“You treat a disease, you win, you lose. You treat a person, I guarantee you, you’ll win, no matter what the outcome.”
I whole-heartedly agree with that statement. However, I cannot take credit for those words. Those are the words of Robin Williams, or more specifically, the words of his character in Patch Adams.
In the next series of posts I want to discuss the disease called depression. I will start by first discussing the diagnosis and the signs and symptoms of depression. I will then follow up with my thoughts on the various treatment options for depression and the strategies I employ with my patients to improve their outcomes. None of my thoughts and suggestions should serve in place of a formal consultation with a mental healthcare provider. However, I hope shedding light on mental health diagnoses like depression will lift the veil and social stigma on these chronic diseases that impact so many people.
Psychiatry has come a long way in the last decade. This is a time of continued discovery and increasing public awareness. The leaders of our professional organization, the American Psychiatric Association (APA), have suggested that we as mental health professionals are under a microscope. I agree that we are and I also strongly believe that we are up for the challenge. School shootings and celebrity suicides and overdoses have increasingly put a focus on mental health. Psychiatry has significantly improved the outcomes, treatment options and the prognosis of patients with mental illness. However, we still are unable to decrease the prevalence of the diseases we treat or prevent them. We know that the brain changes during an episode of depression and our treatments help it to return to normal (see the image below). Although we are getting closer,
we still currently do not have widely accessible blood or imaging tests that can confirm our diagnosis or localize the area of disease.
I can say with certainty, however, we are able to accurately diagnose patients. We are able to identify medications, psychotherapies and other treatments that patients with a specific diagnosis or cluster of signs and symptoms often benefit from. There is strong evidence that our treatments decrease symptomatology and disability and improve quality of life, clinical outcomes and a patient’s prognosis.
Psychiatrists are trained to view the patient as a “whole person”. Psychiatry is a field of medicine whose assessment by definition includes all of the biological, psychological and social aspects of a patient’s life. We listen for the psychological and social factors that can contribute to disease. Oftentimes, the “whole story” can be more telling than only focusing on specific symptoms of a given disease. There is a saying, throughout all fields of medicine, that “most patients have not read the textbook.” In other words, patients usually do not present exactly as the textbook says they should. Stress and psychological factors can mimic chest pain, shortness of breath, gastrointestinal problems and a whole host of other diseases. If we do not step back and get the whole story, we can miss the root cause or the exacerbating factors of many manageable diseases which are of the mind.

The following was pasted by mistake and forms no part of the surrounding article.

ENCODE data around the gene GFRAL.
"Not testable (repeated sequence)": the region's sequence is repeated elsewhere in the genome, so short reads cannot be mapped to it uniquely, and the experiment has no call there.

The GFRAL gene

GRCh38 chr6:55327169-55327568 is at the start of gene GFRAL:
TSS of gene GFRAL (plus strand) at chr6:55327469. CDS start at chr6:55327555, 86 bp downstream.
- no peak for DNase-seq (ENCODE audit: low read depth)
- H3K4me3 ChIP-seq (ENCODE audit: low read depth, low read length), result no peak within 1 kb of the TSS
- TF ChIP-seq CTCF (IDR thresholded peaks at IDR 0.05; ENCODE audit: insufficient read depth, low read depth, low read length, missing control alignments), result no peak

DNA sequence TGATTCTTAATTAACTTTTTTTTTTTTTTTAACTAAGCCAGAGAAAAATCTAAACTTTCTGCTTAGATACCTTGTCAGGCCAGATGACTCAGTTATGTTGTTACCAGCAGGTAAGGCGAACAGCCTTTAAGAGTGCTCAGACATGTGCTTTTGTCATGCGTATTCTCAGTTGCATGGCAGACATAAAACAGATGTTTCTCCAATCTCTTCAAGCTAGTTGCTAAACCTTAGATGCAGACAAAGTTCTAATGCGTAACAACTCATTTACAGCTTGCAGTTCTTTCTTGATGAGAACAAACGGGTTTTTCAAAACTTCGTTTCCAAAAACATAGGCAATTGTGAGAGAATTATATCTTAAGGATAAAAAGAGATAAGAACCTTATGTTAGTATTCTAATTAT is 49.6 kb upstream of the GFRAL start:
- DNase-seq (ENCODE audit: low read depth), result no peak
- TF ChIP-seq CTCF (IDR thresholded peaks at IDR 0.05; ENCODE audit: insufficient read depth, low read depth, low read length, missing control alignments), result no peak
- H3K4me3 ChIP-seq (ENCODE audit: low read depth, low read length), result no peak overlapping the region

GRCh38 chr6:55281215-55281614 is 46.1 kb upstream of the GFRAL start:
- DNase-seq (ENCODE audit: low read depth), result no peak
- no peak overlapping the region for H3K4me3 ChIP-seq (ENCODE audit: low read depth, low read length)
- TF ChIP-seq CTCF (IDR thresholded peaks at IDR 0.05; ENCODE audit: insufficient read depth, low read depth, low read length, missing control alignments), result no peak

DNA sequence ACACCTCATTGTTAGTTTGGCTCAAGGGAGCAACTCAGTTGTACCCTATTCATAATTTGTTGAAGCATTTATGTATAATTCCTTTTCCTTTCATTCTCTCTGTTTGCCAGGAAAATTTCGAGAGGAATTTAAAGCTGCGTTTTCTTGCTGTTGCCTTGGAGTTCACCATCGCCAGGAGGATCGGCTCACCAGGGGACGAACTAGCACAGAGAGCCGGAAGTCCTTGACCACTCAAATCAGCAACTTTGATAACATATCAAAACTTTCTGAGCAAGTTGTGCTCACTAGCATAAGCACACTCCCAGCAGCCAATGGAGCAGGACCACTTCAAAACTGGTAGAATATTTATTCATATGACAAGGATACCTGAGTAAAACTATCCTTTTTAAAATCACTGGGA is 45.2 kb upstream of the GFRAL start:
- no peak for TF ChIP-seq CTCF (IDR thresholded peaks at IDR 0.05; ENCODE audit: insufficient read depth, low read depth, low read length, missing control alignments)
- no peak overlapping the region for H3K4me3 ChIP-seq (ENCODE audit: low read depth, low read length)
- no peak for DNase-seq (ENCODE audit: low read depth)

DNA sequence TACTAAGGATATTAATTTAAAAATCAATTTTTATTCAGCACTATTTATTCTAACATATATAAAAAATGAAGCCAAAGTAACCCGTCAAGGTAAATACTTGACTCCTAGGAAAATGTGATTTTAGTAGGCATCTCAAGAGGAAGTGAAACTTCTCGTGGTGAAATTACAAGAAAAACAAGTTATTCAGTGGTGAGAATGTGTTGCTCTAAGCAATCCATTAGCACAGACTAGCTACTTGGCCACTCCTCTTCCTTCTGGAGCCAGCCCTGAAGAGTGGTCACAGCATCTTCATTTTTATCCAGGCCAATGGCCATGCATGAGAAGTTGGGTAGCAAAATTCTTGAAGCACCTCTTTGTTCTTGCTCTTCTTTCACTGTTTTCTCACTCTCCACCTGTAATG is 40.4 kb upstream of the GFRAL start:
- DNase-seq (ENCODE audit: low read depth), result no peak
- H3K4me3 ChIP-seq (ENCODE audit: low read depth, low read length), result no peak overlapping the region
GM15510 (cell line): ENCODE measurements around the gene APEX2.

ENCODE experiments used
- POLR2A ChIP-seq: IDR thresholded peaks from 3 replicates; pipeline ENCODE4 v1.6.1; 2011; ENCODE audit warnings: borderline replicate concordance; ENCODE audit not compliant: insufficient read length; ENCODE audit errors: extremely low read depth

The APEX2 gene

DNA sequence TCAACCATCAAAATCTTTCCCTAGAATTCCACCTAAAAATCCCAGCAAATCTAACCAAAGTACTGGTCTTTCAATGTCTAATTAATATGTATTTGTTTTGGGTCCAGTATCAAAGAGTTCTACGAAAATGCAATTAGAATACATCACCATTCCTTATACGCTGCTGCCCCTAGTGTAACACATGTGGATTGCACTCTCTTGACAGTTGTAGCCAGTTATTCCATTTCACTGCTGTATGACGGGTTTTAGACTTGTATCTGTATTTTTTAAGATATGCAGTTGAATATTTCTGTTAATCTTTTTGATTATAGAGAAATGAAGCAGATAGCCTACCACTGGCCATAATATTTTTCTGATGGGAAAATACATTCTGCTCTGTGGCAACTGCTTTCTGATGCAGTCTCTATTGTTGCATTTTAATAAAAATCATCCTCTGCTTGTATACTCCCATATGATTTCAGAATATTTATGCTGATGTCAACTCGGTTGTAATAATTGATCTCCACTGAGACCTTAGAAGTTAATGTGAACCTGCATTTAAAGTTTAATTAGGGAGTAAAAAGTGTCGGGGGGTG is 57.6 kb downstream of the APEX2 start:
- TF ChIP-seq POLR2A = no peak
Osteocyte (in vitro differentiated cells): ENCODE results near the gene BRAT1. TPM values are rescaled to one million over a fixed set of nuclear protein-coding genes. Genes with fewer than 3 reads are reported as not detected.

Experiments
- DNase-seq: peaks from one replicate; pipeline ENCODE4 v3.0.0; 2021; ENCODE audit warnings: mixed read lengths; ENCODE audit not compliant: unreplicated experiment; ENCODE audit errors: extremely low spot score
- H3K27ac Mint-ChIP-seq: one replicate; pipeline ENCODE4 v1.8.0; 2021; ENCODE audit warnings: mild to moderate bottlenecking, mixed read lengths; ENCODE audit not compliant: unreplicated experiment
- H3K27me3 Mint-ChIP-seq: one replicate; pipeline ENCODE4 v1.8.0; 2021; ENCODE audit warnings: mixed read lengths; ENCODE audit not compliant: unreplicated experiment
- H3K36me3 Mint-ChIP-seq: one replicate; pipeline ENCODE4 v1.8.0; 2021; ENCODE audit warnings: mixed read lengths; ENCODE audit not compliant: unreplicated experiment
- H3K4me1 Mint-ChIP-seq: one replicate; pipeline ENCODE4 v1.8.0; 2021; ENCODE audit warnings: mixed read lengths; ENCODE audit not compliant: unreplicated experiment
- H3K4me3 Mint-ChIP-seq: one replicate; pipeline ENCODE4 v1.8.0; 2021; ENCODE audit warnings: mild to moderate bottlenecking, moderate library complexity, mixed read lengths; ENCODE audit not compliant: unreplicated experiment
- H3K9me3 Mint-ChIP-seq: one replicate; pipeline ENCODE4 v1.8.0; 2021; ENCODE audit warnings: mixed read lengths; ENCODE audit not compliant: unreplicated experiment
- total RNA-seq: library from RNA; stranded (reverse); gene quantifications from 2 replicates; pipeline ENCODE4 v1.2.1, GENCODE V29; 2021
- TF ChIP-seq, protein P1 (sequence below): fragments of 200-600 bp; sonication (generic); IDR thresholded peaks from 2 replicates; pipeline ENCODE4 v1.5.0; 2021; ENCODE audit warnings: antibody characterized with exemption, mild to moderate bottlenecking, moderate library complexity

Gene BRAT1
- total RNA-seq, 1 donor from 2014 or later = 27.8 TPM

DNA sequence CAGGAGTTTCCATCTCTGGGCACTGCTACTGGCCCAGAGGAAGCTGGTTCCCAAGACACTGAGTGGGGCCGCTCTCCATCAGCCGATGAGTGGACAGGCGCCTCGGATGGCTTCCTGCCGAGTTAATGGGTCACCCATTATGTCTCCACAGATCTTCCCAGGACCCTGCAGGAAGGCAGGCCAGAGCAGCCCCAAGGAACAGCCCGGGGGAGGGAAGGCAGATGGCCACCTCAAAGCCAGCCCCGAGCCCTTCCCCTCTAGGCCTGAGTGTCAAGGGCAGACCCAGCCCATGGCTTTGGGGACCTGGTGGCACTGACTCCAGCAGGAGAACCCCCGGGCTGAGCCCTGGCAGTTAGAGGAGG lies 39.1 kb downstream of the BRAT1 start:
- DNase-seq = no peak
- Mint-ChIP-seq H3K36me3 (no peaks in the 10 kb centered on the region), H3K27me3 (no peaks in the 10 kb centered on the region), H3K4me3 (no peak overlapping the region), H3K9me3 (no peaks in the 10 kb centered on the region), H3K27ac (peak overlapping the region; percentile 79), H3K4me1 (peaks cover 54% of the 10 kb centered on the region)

Many of the diseases we treat, such as depression, are chronic illnesses which require lifelong treatment. Our treatments can improve a patient’s mental health and coping skills and decrease their symptomatology and substance use. We know through decades of research that these are modifiable risk factors for suicide. Therefore, Psychiatrists have the training and tools necessary to decrease a patient’s risk of attempting suicide. Our treatments have the potential to not only significantly improve the lives of our patients, but also the lives of their families and everyone who comes into contact with them. Anyone who tells you otherwise is misleading, misinformed or both.
I hope this information and the blogs to follow will give you hope. Mental illness can include symptoms which can be devastating and complications which can be life-threatening. However, it is important to state again, these are treatable diseases. If you, or someone you know, would like to talk to someone, call your primary care doctor or your insurance company for a referral to a Psychiatrist. A true multi-disciplinary team also includes therapists, psychologists, nurses and social workers. You are never alone. You can call the national suicide helpline 24 hours a day, seven days a week (1-800-273-TALK (8255) or visit http://www.suicidepreventionlifeline.org). There are also local crisis lines likely available in your area and are an internet search away. If you are ever feeling unsafe, or fearing for the safety of a loved one, you can call 911 or go to the nearest emergency department.
It is time for everyone to understand that there is no shame in getting help for depression, much as there is no shame in getting help with diabetes or high cholesterol. I hope the next few posts will help my readers to better understand what depression is like, what causes it and what treatments can be employed to treat it. Even if you have never suffered from depression, there is a lot you can learn. Many of the suggestions I will share can improve your quality of life, even if you are lucky enough to have never suffered from clinical depression.
Together we can raise awareness and spread truth and hope. I know that if we spread knowledge, and ignore the misinformation, we will overcome the complacency and ignorance that is so pervasive today. That is how we can best honor those we have lost. That is how we can best prevent the next death from mental illness and addiction.